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The sense of smell plays a huge role in whisky tasing. Experts tell us that 80-90% of our ability to detect various flavors hinges on our ability to discern different aromas. In other words, our whisky tasting experience begins before the whisky even touches our lips.

Unfortunately, we do not all share the same sense of smell. But the good news is that we can cultivate our ability to detect even the most subtle aromas by practicing a few proven techniques. However, it’s necessary to understand that our ability to detect smell does not only depend on our olfactory system alone but also on our ability to associate a scent with a distinct memory, prior sensory experience, or unique image.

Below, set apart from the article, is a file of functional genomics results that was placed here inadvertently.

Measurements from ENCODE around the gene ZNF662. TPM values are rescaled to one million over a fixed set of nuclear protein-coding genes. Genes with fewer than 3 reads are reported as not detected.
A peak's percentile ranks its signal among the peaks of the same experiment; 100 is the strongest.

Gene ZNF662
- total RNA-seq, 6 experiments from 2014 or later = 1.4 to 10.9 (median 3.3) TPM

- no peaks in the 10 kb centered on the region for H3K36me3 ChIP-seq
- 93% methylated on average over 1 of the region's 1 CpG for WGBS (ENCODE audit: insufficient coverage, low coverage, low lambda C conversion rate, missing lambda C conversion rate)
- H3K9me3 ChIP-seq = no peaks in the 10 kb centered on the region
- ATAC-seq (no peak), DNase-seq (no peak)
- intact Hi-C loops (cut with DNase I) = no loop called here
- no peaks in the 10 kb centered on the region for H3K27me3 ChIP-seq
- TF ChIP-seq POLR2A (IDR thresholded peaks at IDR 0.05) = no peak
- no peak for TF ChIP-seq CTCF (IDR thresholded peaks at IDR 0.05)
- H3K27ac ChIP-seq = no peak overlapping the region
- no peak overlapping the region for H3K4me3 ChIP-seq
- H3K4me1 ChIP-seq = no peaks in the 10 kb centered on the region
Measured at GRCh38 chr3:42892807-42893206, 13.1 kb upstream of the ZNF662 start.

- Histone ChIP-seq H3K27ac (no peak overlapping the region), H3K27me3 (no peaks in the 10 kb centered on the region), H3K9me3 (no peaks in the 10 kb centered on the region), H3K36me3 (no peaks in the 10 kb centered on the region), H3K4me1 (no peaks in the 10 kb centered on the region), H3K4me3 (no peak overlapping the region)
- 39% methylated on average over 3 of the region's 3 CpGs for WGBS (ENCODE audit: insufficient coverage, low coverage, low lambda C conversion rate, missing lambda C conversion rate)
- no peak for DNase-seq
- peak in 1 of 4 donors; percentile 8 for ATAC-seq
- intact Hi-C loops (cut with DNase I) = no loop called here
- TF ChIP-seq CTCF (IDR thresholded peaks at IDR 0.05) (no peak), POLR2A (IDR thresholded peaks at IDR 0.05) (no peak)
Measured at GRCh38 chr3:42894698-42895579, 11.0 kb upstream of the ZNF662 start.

For instance, it might be that the smell of leather conjures up a vision of an old baseball mitt you had a kid. Or perhaps the smell of sawdust brings to mind your grandfather’s workshop. Memory associations heighten our awareness and sensitivity to certain aromas, making it more likely we will detect even in minimal concentrations in the future.

Fortunately, there are tools to help us sharpen our sense of smell and our ability to communicate the fragrances detected. A popular and handy tool is a nosing kit. A nosing kit consists of an assortment of vials, each containing samples of pure aroma compounds.

There are several kits commercially available. The advantage of buying a kit is that the aromas do not deteriorate over time if properly stored. Second, they are professionally produced and contain the “essence” of a fragrance associated explicitly with whisky.  But they are a little pricey and can be difficult for the average whisky enthusiast to afford.

However, this workshop offers an alternative approach and focuses on making a D-I-Y nosing kit. We’ll concentrate on twelve aromas that are characteristic of malt whiskies and bourbon.